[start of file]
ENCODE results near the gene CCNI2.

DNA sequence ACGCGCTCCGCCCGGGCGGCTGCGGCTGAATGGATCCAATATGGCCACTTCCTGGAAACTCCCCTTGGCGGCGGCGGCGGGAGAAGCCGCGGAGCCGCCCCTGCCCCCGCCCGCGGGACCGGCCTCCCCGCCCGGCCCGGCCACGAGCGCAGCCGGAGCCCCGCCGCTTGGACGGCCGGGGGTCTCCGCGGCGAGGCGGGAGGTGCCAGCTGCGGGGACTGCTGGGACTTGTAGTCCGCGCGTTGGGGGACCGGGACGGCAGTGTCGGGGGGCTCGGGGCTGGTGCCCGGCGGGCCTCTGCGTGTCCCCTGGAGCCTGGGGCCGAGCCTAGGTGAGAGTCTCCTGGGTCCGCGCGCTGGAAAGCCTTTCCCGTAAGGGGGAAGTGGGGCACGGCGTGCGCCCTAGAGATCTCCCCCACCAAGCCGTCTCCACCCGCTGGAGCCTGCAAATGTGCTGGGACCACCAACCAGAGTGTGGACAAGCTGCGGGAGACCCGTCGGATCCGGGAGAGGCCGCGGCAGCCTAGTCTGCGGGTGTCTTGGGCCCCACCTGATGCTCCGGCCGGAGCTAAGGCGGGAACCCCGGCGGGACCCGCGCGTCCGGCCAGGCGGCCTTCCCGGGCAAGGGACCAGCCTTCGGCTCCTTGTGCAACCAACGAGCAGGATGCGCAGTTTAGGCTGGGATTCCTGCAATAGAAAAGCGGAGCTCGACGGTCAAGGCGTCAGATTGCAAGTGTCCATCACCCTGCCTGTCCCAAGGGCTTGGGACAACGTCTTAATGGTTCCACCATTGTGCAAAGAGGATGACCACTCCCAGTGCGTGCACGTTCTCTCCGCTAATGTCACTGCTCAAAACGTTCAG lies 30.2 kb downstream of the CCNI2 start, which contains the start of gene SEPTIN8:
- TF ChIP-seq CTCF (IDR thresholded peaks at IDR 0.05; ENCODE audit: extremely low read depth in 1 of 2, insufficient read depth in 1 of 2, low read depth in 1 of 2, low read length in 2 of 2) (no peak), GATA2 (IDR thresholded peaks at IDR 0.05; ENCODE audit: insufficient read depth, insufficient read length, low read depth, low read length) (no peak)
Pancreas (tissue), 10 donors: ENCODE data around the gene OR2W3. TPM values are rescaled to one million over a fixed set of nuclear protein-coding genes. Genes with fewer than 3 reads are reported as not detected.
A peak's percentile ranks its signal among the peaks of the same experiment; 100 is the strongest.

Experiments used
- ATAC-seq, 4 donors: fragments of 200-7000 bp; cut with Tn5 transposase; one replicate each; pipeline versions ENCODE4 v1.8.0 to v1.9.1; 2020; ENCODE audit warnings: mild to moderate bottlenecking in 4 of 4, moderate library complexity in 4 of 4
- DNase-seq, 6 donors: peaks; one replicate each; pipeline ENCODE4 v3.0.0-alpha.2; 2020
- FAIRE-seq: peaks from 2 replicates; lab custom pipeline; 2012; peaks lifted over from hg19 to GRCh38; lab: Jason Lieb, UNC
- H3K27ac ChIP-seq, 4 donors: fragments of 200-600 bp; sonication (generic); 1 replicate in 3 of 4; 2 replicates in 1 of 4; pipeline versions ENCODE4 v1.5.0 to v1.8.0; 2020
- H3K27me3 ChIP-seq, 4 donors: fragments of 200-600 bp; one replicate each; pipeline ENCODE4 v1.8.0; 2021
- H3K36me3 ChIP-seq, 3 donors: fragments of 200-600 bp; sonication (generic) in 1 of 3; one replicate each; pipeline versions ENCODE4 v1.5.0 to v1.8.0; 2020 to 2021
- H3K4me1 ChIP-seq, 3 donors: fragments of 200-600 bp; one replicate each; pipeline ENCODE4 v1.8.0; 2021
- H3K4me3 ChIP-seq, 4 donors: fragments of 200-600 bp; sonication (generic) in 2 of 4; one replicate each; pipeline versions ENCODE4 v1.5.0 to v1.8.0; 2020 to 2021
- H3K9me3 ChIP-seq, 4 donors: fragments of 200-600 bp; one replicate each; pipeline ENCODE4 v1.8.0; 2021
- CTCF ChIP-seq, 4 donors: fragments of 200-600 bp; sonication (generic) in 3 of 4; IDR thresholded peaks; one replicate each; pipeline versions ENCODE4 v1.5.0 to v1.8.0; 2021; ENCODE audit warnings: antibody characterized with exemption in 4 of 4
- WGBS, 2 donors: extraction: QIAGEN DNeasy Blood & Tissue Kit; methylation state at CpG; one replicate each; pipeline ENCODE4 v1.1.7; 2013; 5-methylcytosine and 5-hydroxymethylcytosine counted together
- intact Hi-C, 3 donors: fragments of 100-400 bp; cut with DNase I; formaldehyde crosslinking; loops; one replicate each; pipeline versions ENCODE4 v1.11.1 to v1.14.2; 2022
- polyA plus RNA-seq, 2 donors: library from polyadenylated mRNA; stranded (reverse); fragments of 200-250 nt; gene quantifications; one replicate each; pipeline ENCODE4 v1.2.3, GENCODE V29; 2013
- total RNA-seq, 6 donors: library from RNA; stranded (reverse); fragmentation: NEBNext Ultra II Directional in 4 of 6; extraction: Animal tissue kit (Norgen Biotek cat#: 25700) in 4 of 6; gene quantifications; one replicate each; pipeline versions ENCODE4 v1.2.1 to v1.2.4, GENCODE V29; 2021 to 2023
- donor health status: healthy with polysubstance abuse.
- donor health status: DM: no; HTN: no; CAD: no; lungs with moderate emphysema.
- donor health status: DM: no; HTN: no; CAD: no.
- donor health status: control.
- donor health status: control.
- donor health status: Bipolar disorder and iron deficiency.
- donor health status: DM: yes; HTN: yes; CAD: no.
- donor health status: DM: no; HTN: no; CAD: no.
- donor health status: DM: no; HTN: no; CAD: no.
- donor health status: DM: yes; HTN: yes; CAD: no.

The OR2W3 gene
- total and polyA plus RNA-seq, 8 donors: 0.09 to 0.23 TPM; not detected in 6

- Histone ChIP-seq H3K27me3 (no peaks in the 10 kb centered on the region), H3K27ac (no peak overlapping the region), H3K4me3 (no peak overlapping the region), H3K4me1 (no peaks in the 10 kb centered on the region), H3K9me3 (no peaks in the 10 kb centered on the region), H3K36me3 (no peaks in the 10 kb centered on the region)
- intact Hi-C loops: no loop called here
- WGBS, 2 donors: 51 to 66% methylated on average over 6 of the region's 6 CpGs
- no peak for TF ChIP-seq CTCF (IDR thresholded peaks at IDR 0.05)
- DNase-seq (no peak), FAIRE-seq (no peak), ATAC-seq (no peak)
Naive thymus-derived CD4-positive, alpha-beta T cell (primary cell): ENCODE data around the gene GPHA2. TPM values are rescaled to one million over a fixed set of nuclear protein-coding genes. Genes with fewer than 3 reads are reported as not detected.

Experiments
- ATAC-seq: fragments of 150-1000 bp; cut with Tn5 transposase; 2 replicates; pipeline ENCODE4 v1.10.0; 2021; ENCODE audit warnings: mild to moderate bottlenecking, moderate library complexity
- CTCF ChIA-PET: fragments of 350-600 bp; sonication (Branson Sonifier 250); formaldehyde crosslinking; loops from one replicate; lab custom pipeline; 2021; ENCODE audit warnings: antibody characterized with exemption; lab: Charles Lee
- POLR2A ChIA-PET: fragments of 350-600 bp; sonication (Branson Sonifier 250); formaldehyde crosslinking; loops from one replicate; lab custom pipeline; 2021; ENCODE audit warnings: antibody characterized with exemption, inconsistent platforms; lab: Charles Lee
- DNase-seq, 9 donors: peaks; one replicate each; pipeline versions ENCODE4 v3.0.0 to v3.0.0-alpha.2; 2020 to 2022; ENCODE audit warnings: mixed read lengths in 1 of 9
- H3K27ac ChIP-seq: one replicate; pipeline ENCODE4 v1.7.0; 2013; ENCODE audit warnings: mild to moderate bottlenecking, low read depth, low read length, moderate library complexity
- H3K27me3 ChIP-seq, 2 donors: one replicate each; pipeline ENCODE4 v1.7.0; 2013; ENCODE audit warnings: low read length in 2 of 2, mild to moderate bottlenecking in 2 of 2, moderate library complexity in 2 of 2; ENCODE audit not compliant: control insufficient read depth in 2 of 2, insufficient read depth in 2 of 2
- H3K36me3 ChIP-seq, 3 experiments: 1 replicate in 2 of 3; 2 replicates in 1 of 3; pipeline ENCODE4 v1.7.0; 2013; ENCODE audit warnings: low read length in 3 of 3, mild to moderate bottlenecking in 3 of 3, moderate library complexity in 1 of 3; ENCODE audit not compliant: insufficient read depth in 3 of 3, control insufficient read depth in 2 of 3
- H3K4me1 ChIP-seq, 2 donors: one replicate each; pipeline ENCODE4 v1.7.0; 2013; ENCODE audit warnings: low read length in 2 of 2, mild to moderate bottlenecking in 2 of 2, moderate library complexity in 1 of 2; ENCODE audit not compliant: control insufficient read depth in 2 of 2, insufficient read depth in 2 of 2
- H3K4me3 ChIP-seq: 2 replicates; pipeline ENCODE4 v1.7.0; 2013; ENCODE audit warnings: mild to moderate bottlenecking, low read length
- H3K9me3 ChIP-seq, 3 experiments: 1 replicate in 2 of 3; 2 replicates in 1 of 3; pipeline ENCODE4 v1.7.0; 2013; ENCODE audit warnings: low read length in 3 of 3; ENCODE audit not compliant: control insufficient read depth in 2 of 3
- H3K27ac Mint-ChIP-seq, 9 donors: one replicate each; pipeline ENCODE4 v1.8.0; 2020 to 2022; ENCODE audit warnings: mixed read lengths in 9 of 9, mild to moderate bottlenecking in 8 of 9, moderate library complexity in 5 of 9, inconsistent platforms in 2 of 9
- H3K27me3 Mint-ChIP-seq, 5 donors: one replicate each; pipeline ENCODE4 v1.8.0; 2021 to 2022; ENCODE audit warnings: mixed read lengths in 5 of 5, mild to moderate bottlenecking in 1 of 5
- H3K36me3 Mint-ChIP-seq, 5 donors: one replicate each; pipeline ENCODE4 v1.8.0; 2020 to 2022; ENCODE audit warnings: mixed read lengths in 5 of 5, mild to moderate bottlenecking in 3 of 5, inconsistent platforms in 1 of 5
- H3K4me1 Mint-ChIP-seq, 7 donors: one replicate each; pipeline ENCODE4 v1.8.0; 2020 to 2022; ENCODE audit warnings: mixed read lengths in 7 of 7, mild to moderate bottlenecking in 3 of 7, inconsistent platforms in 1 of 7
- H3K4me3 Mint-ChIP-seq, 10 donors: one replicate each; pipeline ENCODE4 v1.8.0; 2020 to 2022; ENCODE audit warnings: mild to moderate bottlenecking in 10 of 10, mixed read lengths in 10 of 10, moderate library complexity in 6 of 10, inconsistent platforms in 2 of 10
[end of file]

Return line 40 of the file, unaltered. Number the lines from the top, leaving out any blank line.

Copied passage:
- ATAC-seq: fragments of 150-1000 bp; cut with Tn5 transposase; 2 replicates; pipeline ENCODE4 v1.10.0; 2021; ENCODE audit warnings: mild to moderate bottlenecking, moderate library complexity